Despite the essential role of ZNF32 in ROS homeostasis, it is necessary to understand the mechanism by which ZNF32 is regulated in response to oxidative stress. Here, we demonstrate that Sp1 specifically and directly binds to two GC boxes within the ZNF32 promoter and that the binding activity of Sp1 is regulated by different concentrations of H2O2 (Figure 1 and Supplementary Figure S1). Sp1 is a redox-regulated transcription factor that can act as an anti-death transcription factor by regulating the expression of various target genes, such as the Kv1.5 potassium channel gene and insulin receptor substrate 2 [49, 50]. Notably, low doses (0.1 and 0.25 mM) of or acute exposure (from 1 h to 4 h) to H2O2 increased the Sp1-mediated expression of ZNF32, whereas high doses of H2O2 (0.5 mM for 24 h) repressed ZNF32 transcription by inhibiting the binding activity of Sp1 (Supplementary Figure S1). This phenomenon could be explained by the kinetics of Sp1 activation: Sp1-DNA binding is an “early” and protective response to oxidative stress that is inhibited when cells become irreversibly “committed” to the apoptotic or senescence pathway [5154]. Thus, ZNF32 acts as a downstream target of Sp1 and mediates the protective role of Sp1 under oxidative stress.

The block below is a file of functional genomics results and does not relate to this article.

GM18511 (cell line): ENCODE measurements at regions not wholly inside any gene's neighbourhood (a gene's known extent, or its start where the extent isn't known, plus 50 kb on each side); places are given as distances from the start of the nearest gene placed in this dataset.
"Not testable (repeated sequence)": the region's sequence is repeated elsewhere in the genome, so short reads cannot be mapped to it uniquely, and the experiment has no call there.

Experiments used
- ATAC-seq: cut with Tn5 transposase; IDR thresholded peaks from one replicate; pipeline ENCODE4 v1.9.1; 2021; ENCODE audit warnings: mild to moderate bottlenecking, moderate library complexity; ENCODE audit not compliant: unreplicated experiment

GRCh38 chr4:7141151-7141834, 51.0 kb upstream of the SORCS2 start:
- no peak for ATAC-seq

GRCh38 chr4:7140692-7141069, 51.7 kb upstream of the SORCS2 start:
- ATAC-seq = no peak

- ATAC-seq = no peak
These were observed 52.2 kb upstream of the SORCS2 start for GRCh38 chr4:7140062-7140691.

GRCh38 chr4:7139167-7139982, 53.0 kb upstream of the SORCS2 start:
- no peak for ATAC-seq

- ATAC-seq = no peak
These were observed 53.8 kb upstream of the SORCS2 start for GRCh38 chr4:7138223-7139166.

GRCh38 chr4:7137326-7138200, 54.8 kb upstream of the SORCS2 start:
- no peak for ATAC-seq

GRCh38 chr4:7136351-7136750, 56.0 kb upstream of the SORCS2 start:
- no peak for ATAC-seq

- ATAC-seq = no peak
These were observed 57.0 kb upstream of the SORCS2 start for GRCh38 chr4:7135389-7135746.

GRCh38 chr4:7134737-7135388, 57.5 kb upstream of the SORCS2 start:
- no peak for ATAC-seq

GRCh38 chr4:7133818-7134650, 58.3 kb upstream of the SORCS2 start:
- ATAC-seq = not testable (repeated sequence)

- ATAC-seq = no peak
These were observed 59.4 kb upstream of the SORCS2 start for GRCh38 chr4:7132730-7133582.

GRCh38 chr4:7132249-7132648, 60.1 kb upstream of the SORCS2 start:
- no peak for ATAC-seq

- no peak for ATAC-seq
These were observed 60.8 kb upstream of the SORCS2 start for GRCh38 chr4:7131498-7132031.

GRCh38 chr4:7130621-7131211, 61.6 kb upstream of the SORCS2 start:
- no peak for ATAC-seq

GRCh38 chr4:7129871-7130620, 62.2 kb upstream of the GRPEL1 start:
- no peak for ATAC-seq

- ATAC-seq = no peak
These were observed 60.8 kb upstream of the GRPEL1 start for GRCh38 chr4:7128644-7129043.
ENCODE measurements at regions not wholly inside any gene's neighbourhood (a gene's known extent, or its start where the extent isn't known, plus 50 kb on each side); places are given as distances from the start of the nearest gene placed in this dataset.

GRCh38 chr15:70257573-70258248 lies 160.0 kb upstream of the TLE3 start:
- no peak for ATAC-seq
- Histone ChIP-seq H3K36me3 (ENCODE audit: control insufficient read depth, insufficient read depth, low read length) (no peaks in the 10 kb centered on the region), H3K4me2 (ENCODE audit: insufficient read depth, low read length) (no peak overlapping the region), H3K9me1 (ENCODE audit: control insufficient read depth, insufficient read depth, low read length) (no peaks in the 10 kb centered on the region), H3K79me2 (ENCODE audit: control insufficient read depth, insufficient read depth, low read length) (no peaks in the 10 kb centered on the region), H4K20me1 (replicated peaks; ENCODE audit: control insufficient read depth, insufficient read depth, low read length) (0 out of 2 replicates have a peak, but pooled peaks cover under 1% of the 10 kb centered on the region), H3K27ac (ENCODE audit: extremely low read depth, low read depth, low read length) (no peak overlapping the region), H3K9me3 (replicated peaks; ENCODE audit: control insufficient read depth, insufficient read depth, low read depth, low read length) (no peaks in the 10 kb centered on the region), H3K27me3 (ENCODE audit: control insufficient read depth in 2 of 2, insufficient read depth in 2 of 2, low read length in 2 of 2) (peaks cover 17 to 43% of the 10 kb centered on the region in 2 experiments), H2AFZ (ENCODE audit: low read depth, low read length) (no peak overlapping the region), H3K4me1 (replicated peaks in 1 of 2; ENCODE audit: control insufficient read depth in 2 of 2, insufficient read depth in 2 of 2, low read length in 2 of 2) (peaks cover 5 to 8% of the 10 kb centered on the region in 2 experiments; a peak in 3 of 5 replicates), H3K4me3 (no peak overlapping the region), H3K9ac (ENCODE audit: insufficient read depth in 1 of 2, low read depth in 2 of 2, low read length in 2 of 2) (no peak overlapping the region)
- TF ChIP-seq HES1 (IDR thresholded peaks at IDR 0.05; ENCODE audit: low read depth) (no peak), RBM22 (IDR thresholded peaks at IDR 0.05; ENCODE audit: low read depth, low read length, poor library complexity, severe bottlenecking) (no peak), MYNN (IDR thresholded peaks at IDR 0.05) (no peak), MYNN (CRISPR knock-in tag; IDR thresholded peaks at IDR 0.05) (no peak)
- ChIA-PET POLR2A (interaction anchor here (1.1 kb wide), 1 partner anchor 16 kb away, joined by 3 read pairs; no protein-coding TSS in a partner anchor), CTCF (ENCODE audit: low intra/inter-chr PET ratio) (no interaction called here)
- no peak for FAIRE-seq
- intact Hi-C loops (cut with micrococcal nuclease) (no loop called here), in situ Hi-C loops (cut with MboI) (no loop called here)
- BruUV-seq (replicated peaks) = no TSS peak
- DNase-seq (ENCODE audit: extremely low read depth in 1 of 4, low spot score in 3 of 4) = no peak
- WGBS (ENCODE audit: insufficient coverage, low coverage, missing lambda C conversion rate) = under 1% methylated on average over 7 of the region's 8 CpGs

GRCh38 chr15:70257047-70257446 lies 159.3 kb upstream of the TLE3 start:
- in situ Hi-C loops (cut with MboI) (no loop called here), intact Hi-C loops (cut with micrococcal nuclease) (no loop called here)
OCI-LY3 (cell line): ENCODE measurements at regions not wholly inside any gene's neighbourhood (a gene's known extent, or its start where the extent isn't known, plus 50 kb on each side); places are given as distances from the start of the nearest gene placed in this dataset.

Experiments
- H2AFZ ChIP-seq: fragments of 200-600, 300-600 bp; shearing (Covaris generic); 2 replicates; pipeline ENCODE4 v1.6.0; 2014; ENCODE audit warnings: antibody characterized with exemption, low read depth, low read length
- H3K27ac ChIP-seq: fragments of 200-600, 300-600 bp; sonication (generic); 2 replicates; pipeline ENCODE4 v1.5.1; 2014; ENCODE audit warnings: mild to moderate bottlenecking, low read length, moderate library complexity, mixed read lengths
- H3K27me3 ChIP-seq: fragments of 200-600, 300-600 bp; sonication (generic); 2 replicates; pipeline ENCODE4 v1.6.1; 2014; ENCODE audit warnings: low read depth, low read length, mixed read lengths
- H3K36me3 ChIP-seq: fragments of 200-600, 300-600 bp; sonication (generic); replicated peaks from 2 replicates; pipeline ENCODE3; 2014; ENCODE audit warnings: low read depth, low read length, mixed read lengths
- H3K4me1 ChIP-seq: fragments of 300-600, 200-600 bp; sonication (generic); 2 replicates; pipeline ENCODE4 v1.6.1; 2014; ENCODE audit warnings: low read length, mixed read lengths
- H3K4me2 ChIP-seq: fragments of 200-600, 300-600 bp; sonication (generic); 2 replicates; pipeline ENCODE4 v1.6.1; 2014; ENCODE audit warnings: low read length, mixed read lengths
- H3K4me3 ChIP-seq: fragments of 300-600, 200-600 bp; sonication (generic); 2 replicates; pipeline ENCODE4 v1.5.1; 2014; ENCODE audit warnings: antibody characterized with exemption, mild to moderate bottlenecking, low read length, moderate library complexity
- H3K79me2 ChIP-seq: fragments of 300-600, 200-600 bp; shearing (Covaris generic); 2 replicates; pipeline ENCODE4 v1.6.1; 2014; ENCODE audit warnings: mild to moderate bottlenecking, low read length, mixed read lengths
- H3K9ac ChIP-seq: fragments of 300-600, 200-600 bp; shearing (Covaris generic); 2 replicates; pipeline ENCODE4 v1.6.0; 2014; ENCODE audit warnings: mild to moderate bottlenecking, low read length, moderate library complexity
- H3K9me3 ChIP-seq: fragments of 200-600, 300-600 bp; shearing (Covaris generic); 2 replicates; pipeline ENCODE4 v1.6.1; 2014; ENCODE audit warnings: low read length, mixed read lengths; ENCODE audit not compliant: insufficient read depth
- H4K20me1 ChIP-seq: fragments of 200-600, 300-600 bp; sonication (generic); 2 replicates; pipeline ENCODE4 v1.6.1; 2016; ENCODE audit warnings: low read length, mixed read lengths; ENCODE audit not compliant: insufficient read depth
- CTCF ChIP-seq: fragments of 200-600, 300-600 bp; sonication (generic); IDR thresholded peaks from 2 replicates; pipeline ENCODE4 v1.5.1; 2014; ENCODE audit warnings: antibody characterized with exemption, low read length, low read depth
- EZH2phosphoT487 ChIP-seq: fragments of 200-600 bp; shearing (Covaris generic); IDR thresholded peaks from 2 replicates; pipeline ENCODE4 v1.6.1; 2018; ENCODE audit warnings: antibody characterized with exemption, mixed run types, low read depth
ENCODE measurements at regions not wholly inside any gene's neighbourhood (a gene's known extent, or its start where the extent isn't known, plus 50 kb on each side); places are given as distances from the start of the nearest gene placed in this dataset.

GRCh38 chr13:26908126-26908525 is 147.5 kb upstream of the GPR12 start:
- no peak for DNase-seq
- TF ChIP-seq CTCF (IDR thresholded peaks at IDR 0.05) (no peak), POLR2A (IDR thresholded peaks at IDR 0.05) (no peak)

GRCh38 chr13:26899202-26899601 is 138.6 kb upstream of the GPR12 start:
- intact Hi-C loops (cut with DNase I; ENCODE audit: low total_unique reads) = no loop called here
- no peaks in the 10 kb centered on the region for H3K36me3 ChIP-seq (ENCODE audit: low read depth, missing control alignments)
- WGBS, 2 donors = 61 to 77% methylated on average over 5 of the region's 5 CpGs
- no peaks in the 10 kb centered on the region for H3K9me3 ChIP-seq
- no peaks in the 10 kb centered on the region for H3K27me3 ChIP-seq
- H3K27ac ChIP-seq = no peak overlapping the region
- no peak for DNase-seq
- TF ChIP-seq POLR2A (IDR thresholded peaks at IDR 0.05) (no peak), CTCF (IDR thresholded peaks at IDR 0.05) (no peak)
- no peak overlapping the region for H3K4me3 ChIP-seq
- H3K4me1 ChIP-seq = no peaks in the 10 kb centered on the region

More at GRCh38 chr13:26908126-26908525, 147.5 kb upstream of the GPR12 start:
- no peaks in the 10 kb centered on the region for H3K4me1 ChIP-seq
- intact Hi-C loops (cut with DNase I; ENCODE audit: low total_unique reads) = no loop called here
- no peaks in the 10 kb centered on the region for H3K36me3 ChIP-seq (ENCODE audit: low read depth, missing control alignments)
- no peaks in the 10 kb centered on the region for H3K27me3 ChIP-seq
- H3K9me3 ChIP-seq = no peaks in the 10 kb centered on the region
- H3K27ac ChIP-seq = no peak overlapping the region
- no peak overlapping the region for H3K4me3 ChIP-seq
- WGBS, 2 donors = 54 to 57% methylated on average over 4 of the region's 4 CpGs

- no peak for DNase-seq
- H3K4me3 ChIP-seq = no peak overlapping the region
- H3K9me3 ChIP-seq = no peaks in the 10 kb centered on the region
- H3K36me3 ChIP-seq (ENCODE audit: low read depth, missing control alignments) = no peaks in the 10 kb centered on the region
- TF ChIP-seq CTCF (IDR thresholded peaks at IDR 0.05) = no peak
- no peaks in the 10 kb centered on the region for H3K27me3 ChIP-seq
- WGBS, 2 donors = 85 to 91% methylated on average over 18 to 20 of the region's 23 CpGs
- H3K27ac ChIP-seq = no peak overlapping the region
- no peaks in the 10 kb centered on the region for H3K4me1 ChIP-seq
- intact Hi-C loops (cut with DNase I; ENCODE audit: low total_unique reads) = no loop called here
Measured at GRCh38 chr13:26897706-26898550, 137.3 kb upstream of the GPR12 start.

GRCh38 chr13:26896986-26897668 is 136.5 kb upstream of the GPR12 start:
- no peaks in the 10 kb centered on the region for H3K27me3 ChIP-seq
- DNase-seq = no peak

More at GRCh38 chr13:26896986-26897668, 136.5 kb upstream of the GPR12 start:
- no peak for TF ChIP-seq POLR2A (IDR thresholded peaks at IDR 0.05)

The evidence from our study provides the basis for a model of ZNF32-dependent regulation of apoptosis in response to oxidative stress (Figure 8). Upon the elevation of ROS levels, Sp1 binds to the ZNF32 promoter and augments ZNF32 transcription. Subsequently, C1QBP expression is increased by ZNF32 to maintain mitochondrial membrane potential, activate antioxidant defenses, and consequently reduce the ROS levels to amounts that are not detrimental to cell survival. However, when cells are subjected to excessive oxidative stress above the critical threshold, the expression of ZNF32 is repressed by decreased DNA-binding activity of Sp1, leading to C1QBP downregulation, mitochondrial dysfunction and antioxidant system impairment and ultimately resulting in extreme ROS accumulation, p38 MAPK pathway activation, and cell death. As growing cancer cells in vivo are typically subjected to mild oxidative stress, including hypoxia and altered metabolism, ZNF32 performs an important function in the protection of cells from oxidative stress-induced apoptosis, and this function enables cell survival and proliferation. Moreover, increased expression of ZNF32 was significantly associated with poor differentiation in clinical HCC samples, and these results suggest that ZNF32 contributes to the malignant progression of HCC. With the development of tumors, insufficient vascular perfusion causes injurious conditions, such as excessively low pH and nutrient deprivation, and serious oxidative stress in the local tumor microenvironment. These events may result in the suppression of ZNF32 transcription, leading to the impairment of the antioxidant system and, ultimately, cell death. Consistently, we showed that low expression of ZNF32 was significantly associated with the necrosis of tumor areas in clinical HCC samples. Additional evidence indicates that the pathways underlying stress adaptations may represent the most critical weak point in most tumors. Therefore, molecules that mediate such adaptations, rather than oncogenes and tumor suppressors, could be the next important targets for future anticancer drug discovery studies [17, 55, 56]. ZNF32 increases the threshold for oxidative stress-induced cell death. This finding suggests that ZNF32 or one of its target genes could serve as a therapeutic target for cancer treatment. For HCC patients with high ZNF32 expression, ZNF32 inhibition combined with agents that induce oxidative stress represent an efficient strategy for killing cancer cells. Future studies aimed at assessing which transcription factor partners with ZNF32 to control mitochondrial metabolism, the antioxidant system and the tumor microenvironment will help us to more precisely elucidate the role of ZNF32 in tumor progression and therapy.